SAGA Volume Two, Issues 7-12 by Brian K. Vaughan (author) & Fiona Staples (illustrator)

Well, this series is still going strong… lots of fun and highly recommended!

This time around we get a glimpse into what filled young Marko with such hatred for the Landfallians (hint: mom and dad might have had something to do with it), Alana gets to meet the in-laws (umm, gulp), and we get to see the first meeting between our two love-birds (hey, Marko only lost one tooth by the looks of it!)… oh yeah and Marko’s former fiancée arrives on the scene to team up with one of the Freelancers sent to kill him and his wife.

This story is just full of awkward moments, isn’t it?

I have to say I think one of this series’ strengths is the way that Vaughan manages to make all of the characters interesting. None of the stories are ones I want to skip over, whether it’s The Will and Gwendolyn attempting the rescue of ... Read More

The Nexus: A very fine novel by a new sci-fi talent

The Nexus by Richard Fazio

On those occasions when I have read sci-fi, I've tended to stick to the familiar brand-name authors; tried-and-true old favorites such as Asimov, Bester, Bradbury, Clarke, Dick, Heinlein, Norton, Silverberg, Williamson and the like. But a recent peru... Read More

Bring the Jubilee: A brilliant alternative history where the South prevailed

Bring the Jubilee by Ward Moore

Ward Moore’s Bring the Jubilee is a fairly obscure alternate-history story published in 1953 in which the South won the "War for Southron Independence." In this world, Robert E. Lee succeeds Jefferson Davis as the second president of the Confederacy in 1865. The Confederacy steadily expands its empire through Mexico and South America. Its chief rival is the German Union, which splits control of Europe with the Spanish Empire. In response, the Confederacy has allied with Great Britain, creating two opposing empires that straddle the Atlantic.

Strangely enough, slavery was abolished but minorities continue to face persecution, and poverty is rampant in the United States, the former Union states of the North. Other than a rich landowner minority, most people are indentured to their owners, effectively a form of slavery. In addition, the combustible engine, l... Read More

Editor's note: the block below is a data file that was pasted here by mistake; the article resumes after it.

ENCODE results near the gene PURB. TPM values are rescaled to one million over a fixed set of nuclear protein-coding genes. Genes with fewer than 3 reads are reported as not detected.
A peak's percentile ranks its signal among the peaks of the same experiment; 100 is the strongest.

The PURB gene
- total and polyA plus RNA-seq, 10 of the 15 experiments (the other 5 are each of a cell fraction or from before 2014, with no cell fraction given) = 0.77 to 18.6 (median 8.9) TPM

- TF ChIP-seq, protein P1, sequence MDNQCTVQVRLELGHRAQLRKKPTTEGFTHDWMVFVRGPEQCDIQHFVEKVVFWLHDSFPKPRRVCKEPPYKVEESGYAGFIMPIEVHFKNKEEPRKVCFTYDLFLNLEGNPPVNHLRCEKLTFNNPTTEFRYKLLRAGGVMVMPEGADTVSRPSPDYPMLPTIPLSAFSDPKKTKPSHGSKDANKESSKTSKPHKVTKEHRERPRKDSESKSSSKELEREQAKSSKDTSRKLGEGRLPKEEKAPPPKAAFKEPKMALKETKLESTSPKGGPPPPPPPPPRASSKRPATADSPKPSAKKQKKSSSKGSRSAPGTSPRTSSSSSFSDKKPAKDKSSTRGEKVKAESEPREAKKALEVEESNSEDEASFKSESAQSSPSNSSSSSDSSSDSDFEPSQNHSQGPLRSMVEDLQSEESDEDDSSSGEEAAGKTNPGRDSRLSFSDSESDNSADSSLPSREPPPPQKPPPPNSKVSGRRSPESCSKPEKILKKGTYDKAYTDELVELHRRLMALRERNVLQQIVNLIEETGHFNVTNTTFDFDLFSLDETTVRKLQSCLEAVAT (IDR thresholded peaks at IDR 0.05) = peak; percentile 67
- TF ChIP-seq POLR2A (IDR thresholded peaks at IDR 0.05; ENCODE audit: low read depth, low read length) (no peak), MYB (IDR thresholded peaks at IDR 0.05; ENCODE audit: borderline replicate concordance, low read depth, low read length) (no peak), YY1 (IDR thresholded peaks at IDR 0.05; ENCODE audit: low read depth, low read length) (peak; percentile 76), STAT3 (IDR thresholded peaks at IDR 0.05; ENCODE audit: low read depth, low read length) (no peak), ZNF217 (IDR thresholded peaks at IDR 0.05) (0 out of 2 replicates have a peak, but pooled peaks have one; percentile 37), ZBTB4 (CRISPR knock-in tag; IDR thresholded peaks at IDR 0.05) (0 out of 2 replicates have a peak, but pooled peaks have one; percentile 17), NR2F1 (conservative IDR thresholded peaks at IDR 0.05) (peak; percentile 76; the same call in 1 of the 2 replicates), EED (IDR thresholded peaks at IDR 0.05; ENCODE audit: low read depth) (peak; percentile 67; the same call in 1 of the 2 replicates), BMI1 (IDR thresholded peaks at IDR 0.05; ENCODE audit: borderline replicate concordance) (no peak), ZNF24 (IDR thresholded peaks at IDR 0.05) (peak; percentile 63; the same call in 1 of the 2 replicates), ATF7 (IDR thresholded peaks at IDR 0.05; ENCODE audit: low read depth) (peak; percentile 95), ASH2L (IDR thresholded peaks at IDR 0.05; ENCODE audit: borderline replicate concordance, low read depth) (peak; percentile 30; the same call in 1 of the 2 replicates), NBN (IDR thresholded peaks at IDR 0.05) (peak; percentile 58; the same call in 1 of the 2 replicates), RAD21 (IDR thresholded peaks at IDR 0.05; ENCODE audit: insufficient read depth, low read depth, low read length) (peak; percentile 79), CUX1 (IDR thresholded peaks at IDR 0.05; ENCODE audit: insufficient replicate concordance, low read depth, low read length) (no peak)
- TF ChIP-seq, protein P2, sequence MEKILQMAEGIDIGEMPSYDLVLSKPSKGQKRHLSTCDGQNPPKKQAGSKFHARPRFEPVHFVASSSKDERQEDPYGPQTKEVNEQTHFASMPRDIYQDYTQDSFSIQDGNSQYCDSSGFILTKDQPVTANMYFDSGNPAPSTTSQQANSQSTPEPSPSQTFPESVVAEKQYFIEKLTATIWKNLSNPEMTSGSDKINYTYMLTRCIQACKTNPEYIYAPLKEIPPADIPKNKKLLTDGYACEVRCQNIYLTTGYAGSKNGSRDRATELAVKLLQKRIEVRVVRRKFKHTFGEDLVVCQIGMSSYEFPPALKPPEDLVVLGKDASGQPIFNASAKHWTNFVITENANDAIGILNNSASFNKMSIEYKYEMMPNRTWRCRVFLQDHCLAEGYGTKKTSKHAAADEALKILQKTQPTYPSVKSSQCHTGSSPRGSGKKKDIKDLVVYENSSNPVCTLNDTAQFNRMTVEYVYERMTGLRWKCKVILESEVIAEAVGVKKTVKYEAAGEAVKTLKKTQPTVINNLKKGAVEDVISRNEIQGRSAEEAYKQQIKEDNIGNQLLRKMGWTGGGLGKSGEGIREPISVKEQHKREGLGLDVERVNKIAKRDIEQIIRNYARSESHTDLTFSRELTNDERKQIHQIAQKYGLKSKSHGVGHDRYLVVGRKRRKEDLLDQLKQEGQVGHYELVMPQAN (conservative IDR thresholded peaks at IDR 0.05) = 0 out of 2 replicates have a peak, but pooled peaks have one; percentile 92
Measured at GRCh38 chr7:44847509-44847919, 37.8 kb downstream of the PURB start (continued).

Raven Rise: Sloppy plot, but I read on

Raven Rise by D.J. MacHale

Raven Rise is the penultimate novel in D.J. MacHale’s PENDRAGON series. (Expect spoilers for previous PENDRAGON books in this review.) At the end of the last book, The Pilgrims of Rayne, Bobby destroyed the flume on Ibara, trapping himself and Saint Dane on that territory. Now Bobby can never go home, but at least Saint Dane will not be able to destroy the rest of Halla. Or so Bobby thinks. Saint Dane is trying, as we knew he would, to find a way off of Ibara.

Meanwhile, the “Convergence” that Saint Dane keeps monologuing about has finally begun. Every territory is in turmoil. The territories have regressed so much that it’s as if all the work that Bobby and the Travelers did in the previous books has been wiped out. The Tr... Read More

Thoughtful Thursday: Identify Last Month’s Covers

Today’s covers all come from books we reviewed in March 2015. Once you identify a book cover, in the comment section list:

1. The number of the cover (1-16)
2. The author
3. The book title



Please identify just one cover that has not yet been identified correctly so that others will have a chance to play. If they're not all identified by next Thursday, you can come back and identify more.

Each of your correct entries enters you into a drawing to win a book of your choice from our stacks. Winners are notified in the comments, so make sure to check the notification box or remember to check back in about 10 days. If we don't choose a winner within 2 weeks, please bug Marion.

And, as always, we've got Read More

The Affinities: What if online dating worked?

The Affinities by Robert Charles Wilson

Adam Fink was just another graphic art student in Toronto before he took InterAlia’a affinity test. The affinity test examines a person’s genes, brain patterns, and behavior and sorts people into one of twenty-two affinities (or into none of them). InterAlia has an algorithm that’s sort of like online dating, but it looks like they got it right this time.

The Affinities are still new when Adam takes the test. Not a lot is widely known about them, but there are twenty-two Affinity groups. The Taus might be the largest Affinity, and though it’s wrong to generalize, their members tend to smoke pot, they tend to enter open relationships, and they tend to prefer decentralized groups to hierarchical leadership. The Hets, meanwhile, are extremely hierarchical and deeply concerned with power and dominance. Given that Read More